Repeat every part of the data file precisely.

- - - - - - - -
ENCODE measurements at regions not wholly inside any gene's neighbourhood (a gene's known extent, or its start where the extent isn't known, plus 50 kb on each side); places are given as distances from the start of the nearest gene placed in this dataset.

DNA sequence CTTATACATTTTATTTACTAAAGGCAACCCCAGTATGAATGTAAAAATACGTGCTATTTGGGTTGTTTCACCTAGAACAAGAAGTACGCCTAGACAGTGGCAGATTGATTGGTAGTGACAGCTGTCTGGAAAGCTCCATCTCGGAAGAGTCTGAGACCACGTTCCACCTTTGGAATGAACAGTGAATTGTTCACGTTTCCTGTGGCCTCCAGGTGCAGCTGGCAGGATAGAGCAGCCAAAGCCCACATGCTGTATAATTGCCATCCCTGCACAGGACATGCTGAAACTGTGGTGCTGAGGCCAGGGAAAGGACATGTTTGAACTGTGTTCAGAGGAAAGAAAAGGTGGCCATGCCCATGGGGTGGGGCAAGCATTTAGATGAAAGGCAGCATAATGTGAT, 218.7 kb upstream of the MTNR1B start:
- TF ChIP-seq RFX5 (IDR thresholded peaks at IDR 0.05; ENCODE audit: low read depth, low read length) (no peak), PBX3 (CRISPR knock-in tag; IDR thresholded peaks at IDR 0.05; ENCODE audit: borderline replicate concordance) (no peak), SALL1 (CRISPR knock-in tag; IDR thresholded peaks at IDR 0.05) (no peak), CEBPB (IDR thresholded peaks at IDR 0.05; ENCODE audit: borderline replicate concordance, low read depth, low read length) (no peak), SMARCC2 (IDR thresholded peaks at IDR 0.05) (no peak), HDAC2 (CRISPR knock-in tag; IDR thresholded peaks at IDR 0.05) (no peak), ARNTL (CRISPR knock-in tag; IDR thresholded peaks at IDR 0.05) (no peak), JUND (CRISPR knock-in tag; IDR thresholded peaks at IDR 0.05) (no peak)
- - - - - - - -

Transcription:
ENCODE measurements at regions not wholly inside any gene's neighbourhood (a gene's known extent, or its start where the extent isn't known, plus 50 kb on each side); places are given as distances from the start of the nearest gene placed in this dataset.

DNA sequence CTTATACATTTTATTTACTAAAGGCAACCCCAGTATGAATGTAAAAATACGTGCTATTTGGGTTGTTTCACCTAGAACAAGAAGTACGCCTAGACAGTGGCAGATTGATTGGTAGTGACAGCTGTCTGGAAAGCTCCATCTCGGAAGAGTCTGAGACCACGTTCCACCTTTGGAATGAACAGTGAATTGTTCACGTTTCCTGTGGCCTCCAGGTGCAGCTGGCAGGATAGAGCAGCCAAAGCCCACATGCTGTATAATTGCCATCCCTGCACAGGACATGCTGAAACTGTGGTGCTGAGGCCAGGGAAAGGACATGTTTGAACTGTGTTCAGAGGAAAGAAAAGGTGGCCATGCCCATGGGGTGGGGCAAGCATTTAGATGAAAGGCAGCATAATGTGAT, 218.7 kb upstream of the MTNR1B start:
- TF ChIP-seq RFX5 (IDR thresholded peaks at IDR 0.05; ENCODE audit: low read depth, low read length) (no peak), PBX3 (CRISPR knock-in tag; IDR thresholded peaks at IDR 0.05; ENCODE audit: borderline replicate concordance) (no peak), SALL1 (CRISPR knock-in tag; IDR thresholded peaks at IDR 0.05) (no peak), CEBPB (IDR thresholded peaks at IDR 0.05; ENCODE audit: borderline replicate concordance, low read depth, low read length) (no peak), SMARCC2 (IDR thresholded peaks at IDR 0.05) (no peak), HDAC2 (CRISPR knock-in tag; IDR thresholded peaks at IDR 0.05) (no peak), ARNTL (CRISPR knock-in tag; IDR thresholded peaks at IDR 0.05) (no peak), JUND (CRISPR knock-in tag; IDR thresholded peaks at IDR 0.05) (no peak)